"Becoming Victoria"

I am honoured and excited to have been invited by the Llandrindod Wells Victorian Festival committee to appear as a young Queen Victoria at this year's festival from 22nd-28th August 2016. In preparation for this role I will be designing and making the costumes for the young queen over the coming months. These will be authentic reproductions of the fashions of the early years of Victoria's reign and will include a range of 1840s women's garments from corsets and petticoats to day dresses, ball gowns and bonnets. This blog will document and share my progress as I research, design and stitch each element to reveal the secrets of "Becoming Victoria".

Saturday, 16 July 2016

Bodice Construction - Part I

39 days to go...

Work is progressing well on the silk dress and I thought I would share some of the stages of the bodice construction.

Preparing to cut the fabric

Firstly, I cut all of the dress pieces from both the silk and the lining. It took some time to carefully position the pieces to ensure that the stripes matched where I wanted them to. The darts and curved seams of Victorian patterns make it impossible to match all of the seams but I chose to make sure that the front matched on the diagonal to create a chevron on the centre seam.

Some quick research into original dresses showed this way of using striped fabric to create visual interest was used in the 1840s. Both of these dresses from The Manchester Gallery of Costume feature striped fabrics that have been cut to create a distinctive chevron pattern on the front of the bodice. You can click on the pictures below to find out more about each dress.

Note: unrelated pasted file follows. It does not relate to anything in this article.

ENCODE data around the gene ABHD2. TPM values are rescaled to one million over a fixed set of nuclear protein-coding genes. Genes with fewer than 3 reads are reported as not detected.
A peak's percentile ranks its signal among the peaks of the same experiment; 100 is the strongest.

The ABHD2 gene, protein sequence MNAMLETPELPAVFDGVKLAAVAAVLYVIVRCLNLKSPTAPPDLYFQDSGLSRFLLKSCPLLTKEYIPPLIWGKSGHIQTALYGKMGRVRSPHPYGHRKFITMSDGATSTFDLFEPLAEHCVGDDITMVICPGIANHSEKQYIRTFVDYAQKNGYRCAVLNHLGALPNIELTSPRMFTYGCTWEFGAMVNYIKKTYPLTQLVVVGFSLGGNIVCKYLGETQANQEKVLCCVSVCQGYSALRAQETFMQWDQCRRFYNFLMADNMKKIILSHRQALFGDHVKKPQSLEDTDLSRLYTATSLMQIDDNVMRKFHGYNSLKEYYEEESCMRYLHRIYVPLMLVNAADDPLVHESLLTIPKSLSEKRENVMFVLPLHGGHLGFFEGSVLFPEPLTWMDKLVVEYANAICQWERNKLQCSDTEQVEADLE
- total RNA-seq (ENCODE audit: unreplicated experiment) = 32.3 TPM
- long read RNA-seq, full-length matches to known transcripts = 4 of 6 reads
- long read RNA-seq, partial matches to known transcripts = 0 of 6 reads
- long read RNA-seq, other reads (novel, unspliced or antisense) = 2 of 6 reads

1840s Day Dress, Manchester Gallery of Costume

Tartan Wedding Dress, 1849, Manchester Gallery of Costume
Once all of my pieces had been cut out, I matched all of the silk pieces with the cotton lining. The bodice is flat-lined which means that each lining piece is pinned to the back of its corresponding silk panel. These are then treated and stitched as one piece of fabric. To make them easier to handle you can edge stitch around the pieces to prevent the fabric from moving. However, I chose not to do this as I did not want visible machine stitching even on the inside of the dress. To make the dress more authentic I am hand-stitching the majority of the bodice, including hand-finishing the seams.

Matching silk and lining pieces cut out

Positioning and pinning the lining to the silk
I stitched the front pieces first as there is no piping on the front seams. First of all using the pattern and a tape measure I marked the seam lines for darts (the triangular slits at the front) on the lining side of the fabric. Closing these darts gives the bodice a three-dimensional shape which is slimmer at the waist and shaped to accommodate the bust.

Marking the seam lines for the darts

The darts stitched closed

 Before stitching the rest of the bodice, I then applied piping to the side and back seams. The piping cord is positioned on the outside of the seam line. When the pieces are stitched together, the piping sits on the outside of the seam.

Piping applied to the side back panel

I also turned in and slip-stiched down the facings at the centre back where the bodice will open and close.

Centre back facing slip-stitched to the lining
It was then time to attach all of the pieces together, paying careful attention to matching the stripes at the front and sewing as closely and neatly as possible next to the piping.

The inside of the bodice
The seams are carefully ironed on both sides to press them flat. Curved seams are clipped at intervals to allow them to lie flat. This can be done with a simple snip finishing just before the stitching but I chose to cut out small shaped triangles as this is the technique that I have seen used on curved seams in many original garments. It also creates an attractive seam finish on the inside. All of the raw edges where whip-stitched to finish the edges. This involves taking quick single stitches at a slight angle that loop around the raw edge and help to prevent the fabric from fraying.

Piping on the bottom edge

Finally, the top and bottom edges were finished with piping. On the top edge, the seam allowance of the piping was turned to the inside, folded over and stitched to the lining. However, on the bottom, I have left about 2/8" of fabric below the piping where I will attach the skirt.

In my next post I will share how I have created convertible sleeves which can be worn either long or short to make this dress suitable to wear in the day and in the evening.

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